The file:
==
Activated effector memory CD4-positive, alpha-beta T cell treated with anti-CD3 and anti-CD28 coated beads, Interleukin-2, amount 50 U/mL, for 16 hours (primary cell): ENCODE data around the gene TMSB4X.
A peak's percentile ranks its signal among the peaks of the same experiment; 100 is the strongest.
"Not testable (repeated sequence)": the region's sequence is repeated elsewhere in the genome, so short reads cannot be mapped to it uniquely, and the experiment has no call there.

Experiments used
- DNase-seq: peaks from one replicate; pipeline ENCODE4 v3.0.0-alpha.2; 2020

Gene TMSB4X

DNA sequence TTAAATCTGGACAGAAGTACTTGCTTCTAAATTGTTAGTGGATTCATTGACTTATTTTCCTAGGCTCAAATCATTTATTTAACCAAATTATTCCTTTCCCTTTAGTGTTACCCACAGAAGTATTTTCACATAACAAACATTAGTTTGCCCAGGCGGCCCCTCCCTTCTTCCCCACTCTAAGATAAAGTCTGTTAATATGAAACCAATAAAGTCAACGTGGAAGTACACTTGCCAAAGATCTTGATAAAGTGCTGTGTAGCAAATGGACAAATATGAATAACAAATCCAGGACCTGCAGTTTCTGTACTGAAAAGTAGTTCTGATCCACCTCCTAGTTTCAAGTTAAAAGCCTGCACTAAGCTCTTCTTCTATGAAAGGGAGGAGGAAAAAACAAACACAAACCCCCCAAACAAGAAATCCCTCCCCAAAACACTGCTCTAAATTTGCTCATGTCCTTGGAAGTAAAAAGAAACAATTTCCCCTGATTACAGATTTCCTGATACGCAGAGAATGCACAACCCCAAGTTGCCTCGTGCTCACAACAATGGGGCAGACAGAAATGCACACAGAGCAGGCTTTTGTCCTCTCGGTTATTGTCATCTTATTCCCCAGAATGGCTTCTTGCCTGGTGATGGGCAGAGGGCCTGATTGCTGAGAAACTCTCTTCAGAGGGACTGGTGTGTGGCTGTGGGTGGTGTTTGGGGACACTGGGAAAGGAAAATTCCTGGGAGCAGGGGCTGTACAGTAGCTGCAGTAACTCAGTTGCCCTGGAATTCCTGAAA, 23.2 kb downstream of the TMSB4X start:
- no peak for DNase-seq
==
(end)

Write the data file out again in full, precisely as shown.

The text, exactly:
Activated effector memory CD4-positive, alpha-beta T cell treated with anti-CD3 and anti-CD28 coated beads, Interleukin-2, amount 50 U/mL, for 16 hours (primary cell): ENCODE data around the gene TMSB4X.
A peak's percentile ranks its signal among the peaks of the same experiment; 100 is the strongest.
"Not testable (repeated sequence)": the region's sequence is repeated elsewhere in the genome, so short reads cannot be mapped to it uniquely, and the experiment has no call there.

Experiments used
- DNase-seq: peaks from one replicate; pipeline ENCODE4 v3.0.0-alpha.2; 2020

Gene TMSB4X

DNA sequence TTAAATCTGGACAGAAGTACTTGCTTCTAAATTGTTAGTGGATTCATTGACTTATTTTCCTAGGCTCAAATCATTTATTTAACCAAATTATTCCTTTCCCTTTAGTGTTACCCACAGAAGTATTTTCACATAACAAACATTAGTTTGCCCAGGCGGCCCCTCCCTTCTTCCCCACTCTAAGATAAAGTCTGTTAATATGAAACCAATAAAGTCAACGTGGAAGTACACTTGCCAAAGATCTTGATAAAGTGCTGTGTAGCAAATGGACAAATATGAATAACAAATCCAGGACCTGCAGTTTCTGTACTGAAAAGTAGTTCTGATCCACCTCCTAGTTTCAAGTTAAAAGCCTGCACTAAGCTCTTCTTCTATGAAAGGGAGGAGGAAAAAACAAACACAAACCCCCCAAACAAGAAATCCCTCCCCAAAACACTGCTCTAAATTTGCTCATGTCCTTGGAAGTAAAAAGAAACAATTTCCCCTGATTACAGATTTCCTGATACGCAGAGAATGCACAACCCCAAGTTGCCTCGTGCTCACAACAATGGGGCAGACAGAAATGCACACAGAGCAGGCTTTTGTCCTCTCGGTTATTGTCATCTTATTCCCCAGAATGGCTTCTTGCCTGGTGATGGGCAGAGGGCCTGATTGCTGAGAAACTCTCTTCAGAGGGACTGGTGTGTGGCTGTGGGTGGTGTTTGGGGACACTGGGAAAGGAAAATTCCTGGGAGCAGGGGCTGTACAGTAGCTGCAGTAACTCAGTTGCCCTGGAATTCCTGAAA, 23.2 kb downstream of the TMSB4X start:
- no peak for DNase-seq